The Employees Provident Fund Organisation v. Sunil Kumar B 2022 INSC 1169, Supreme Court Of India, 2022

Facts of the case

This passage discusses a court case challenging the legality of modifications made to the Employees’ Pension Scheme (EPS) in 2014.

The employee pension scheme was established in 1995 which provides pensions to eligible employees. The Provident Funds and Miscellaneous Provisions Act, of 1952 initially did not have a pension scheme, but Section 6A was added in 1995 to create the employee pension scheme.

The case questions the legality of specific changes made to the Employee’s pension scheme scheme in 2014. These changes primarily affect paragraphs 3, 6, 11, 12, and 14 of the scheme.

The major modification is the increase in “pensionable salary” from Rs. 6500 to Rs. 15000, effective from September 1st, 2014.

The 2014 notification also implemented other modifications, including restrictions on scheme coverage. 

The calculation of “pensionable salary” within the Employees’ Pension Scheme. Here are the key points:

1. Calculation Method:

Divide total wages from the past 5 years (60 months) by the number of days for which salary was drawn.

If salary was only drawn for part of a month, multiply by 30 to get an equivalent monthly wage.

2. Maximum Pensionable Salary:

Previously it was Rs. 6,500 per month but now It has become Rs. 15,000 per month (unless opting for a higher contribution).

When one opts for Higher Contribution Employers and employees can jointly choose to contribute on a salary exceeding Rs. 15,000. This option results in a higher pension based on a higher salary.

Existing members who previously contributed on a salary exceeding Rs. 6,500 can continue doing so with this new option.

Their pensionable salary will be based on the higher chosen contribution amount. Employees can choose to contribute an additional amount on their salary exceeding Rs. 15,000.

This option increases their pension benefits based on the higher contribution. Originally, employees had 6 months from September 1st, 2014, to choose this option. The deadline could be extended by 6 months for valid reasons presented to the Regional Provident Fund Commissioner.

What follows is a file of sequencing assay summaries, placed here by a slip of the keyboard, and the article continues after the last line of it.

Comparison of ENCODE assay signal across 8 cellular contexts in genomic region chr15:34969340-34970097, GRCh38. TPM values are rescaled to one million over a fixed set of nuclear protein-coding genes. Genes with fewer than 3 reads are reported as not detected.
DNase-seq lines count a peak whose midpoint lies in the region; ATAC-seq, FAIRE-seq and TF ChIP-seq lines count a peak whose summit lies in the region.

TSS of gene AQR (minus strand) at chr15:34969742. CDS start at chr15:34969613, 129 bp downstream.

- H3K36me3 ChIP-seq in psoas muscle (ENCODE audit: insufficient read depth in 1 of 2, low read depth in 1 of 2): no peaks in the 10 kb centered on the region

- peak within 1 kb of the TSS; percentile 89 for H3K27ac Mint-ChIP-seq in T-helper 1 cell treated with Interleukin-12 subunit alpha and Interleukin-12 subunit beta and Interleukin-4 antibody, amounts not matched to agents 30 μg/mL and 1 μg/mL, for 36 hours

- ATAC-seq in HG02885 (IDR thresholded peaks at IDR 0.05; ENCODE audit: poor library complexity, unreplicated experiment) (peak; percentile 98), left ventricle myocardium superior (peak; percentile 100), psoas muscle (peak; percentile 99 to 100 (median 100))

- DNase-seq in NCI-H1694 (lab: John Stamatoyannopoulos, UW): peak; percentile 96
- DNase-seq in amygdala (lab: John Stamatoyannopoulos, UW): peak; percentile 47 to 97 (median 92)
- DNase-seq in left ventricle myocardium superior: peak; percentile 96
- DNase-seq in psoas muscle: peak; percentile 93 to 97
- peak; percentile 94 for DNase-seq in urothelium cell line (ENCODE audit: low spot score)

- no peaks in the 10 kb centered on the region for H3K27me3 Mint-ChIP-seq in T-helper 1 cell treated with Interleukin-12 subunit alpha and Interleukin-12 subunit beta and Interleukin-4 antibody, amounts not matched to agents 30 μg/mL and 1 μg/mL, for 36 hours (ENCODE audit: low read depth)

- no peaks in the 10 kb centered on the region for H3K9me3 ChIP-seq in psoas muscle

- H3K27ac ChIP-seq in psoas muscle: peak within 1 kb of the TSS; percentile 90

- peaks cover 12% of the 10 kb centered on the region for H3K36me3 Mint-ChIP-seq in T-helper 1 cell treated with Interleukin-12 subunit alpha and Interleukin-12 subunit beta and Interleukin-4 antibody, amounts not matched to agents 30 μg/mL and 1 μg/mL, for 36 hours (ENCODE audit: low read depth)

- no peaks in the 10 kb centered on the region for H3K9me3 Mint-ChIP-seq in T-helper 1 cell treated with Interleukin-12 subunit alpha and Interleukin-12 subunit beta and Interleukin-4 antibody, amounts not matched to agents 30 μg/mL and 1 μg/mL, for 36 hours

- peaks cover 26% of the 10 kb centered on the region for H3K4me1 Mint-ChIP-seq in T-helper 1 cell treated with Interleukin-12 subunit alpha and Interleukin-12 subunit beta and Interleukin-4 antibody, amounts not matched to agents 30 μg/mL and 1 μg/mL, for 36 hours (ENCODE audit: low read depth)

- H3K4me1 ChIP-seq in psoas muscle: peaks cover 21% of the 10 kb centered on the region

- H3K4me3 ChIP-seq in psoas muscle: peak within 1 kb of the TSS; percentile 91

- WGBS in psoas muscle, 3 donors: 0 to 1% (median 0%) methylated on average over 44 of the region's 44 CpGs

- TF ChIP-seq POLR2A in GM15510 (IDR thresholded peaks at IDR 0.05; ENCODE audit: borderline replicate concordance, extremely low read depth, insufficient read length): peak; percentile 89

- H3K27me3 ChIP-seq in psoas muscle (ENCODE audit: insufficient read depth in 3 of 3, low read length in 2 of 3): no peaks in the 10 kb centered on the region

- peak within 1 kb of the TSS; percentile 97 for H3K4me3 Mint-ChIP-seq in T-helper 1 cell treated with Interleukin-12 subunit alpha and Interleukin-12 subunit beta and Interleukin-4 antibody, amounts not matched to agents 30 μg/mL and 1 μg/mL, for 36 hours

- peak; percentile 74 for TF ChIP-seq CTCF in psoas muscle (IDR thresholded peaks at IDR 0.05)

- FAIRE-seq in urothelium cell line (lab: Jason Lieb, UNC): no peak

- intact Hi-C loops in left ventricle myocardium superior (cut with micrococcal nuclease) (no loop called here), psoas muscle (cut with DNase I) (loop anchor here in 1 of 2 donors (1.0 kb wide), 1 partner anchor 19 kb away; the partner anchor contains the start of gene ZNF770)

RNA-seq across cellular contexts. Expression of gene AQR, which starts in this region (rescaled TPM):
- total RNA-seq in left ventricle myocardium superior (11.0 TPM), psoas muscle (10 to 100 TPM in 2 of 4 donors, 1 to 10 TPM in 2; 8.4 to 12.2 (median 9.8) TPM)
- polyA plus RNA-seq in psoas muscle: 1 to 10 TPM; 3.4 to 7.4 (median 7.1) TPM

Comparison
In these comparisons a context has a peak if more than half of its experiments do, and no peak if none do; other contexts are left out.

Challenge to Pension Scheme Changes

Different High Courts heard cases challenging the legality of modifications to the Employees’ Pension Scheme (EPS) implemented in 2014. The Kerala High Court ruled in favour of the employees, invalidating the changes. Other High Courts of Rajasthan and Delhi followed this decision.

Appeals and Review

The Employees’ Provident Fund Organization (EPFO) appealed the Kerala High Court decision, which was initially dismissed. Both the EPFO and the Indian government later appealed again, and the Supreme Court agreed to hear the case.

When a new pension fund is created, the existing “Family Pension Scheme” (the old scheme) will shut down. All its resources and responsibilities will be transferred to the new fund. Importantly, beneficiaries of the old scheme will continue to receive the same level of benefits as before, now funded by the new pension fund

Issues raised

The issue of the case involves amendments to the Employees’ Pension Scheme, 1995, addressing concerns about fund depletion and the impact on retired employees


The petitioners argued that the amendments to the Pension Scheme, creating different classes of pensioners based on the date of September 1, 2014, were unjustified and contrary to the objective of ensuring uniform benefits for all employees. They contended that the amendments were arbitrary, ultra vires the EPF Act, and unsustainable, leading to the successful setting aside of the Employee’s Pension (Amendment) Scheme, 2014. The court ruled in favour of the petitioners, allowing their writ petitions and overturning decisions made by the Provident Fund authorities regarding the Pension Scheme. The petitioners’ stance prevailed due to the unjustified classification and legal inconsistencies in the amendments.